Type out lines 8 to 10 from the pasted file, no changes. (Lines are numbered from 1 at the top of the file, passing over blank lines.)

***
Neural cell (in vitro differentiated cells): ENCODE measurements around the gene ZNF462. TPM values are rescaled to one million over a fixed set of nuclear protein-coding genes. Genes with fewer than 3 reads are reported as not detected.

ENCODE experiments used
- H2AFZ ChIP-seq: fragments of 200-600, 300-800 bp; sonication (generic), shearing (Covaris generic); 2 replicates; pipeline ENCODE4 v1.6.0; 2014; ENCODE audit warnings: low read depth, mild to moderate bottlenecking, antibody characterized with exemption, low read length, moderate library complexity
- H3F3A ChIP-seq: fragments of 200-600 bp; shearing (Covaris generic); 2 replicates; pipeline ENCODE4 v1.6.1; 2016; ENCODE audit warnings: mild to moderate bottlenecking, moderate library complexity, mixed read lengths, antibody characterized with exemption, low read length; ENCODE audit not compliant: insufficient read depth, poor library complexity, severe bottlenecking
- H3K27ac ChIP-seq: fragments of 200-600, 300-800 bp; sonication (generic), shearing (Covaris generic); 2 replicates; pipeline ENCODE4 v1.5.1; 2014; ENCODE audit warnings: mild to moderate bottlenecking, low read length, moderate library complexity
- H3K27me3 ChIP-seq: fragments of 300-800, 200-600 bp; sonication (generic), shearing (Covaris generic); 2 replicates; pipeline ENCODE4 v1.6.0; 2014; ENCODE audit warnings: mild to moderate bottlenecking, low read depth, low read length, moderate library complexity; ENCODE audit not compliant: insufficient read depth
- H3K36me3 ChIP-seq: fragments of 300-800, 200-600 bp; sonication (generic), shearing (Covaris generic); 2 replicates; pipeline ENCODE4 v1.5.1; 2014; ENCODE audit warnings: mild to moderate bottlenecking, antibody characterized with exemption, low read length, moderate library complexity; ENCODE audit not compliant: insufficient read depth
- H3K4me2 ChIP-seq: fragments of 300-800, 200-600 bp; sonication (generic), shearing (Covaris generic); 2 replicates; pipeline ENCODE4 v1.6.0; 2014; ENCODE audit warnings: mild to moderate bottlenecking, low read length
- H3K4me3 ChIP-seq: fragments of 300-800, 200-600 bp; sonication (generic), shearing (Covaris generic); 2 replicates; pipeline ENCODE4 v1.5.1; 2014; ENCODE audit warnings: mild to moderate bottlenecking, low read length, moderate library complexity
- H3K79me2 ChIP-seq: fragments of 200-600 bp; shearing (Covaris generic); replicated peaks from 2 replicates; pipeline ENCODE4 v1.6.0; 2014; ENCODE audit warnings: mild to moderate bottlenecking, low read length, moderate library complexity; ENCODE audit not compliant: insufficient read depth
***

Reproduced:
- H3K4me2 ChIP-seq: fragments of 300-800, 200-600 bp; sonication (generic), shearing (Covaris generic); 2 replicates; pipeline ENCODE4 v1.6.0; 2014; ENCODE audit warnings: mild to moderate bottlenecking, low read length
- H3K4me3 ChIP-seq: fragments of 300-800, 200-600 bp; sonication (generic), shearing (Covaris generic); 2 replicates; pipeline ENCODE4 v1.5.1; 2014; ENCODE audit warnings: mild to moderate bottlenecking, low read length, moderate library complexity
- H3K79me2 ChIP-seq: fragments of 200-600 bp; shearing (Covaris generic); replicated peaks from 2 replicates; pipeline ENCODE4 v1.6.0; 2014; ENCODE audit warnings: mild to moderate bottlenecking, low read length, moderate library complexity; ENCODE audit not compliant: insufficient read depth